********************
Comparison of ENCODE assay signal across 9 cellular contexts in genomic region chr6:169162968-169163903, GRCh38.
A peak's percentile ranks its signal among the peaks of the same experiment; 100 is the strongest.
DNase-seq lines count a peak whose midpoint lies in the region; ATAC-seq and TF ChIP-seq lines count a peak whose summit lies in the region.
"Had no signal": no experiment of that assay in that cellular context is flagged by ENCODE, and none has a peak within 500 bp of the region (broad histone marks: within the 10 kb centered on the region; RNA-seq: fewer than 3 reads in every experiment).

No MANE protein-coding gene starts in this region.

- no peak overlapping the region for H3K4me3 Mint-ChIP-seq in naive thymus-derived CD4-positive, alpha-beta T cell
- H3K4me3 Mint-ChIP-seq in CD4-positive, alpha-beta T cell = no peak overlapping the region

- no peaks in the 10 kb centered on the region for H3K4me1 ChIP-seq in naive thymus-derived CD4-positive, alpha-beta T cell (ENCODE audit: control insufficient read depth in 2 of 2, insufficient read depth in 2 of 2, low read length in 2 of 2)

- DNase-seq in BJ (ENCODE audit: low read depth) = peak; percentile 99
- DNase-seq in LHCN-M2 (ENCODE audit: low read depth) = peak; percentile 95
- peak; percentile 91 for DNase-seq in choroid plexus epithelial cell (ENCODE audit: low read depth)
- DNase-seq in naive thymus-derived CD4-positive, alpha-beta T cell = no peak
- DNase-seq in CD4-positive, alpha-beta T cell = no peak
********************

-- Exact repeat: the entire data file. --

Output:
Comparison of ENCODE assay signal across 9 cellular contexts in genomic region chr6:169162968-169163903, GRCh38.
A peak's percentile ranks its signal among the peaks of the same experiment; 100 is the strongest.
DNase-seq lines count a peak whose midpoint lies in the region; ATAC-seq and TF ChIP-seq lines count a peak whose summit lies in the region.
"Had no signal": no experiment of that assay in that cellular context is flagged by ENCODE, and none has a peak within 500 bp of the region (broad histone marks: within the 10 kb centered on the region; RNA-seq: fewer than 3 reads in every experiment).

No MANE protein-coding gene starts in this region.

- no peak overlapping the region for H3K4me3 Mint-ChIP-seq in naive thymus-derived CD4-positive, alpha-beta T cell
- H3K4me3 Mint-ChIP-seq in CD4-positive, alpha-beta T cell = no peak overlapping the region

- no peaks in the 10 kb centered on the region for H3K4me1 ChIP-seq in naive thymus-derived CD4-positive, alpha-beta T cell (ENCODE audit: control insufficient read depth in 2 of 2, insufficient read depth in 2 of 2, low read length in 2 of 2)

- DNase-seq in BJ (ENCODE audit: low read depth) = peak; percentile 99
- DNase-seq in LHCN-M2 (ENCODE audit: low read depth) = peak; percentile 95
- peak; percentile 91 for DNase-seq in choroid plexus epithelial cell (ENCODE audit: low read depth)
- DNase-seq in naive thymus-derived CD4-positive, alpha-beta T cell = no peak
- DNase-seq in CD4-positive, alpha-beta T cell = no peak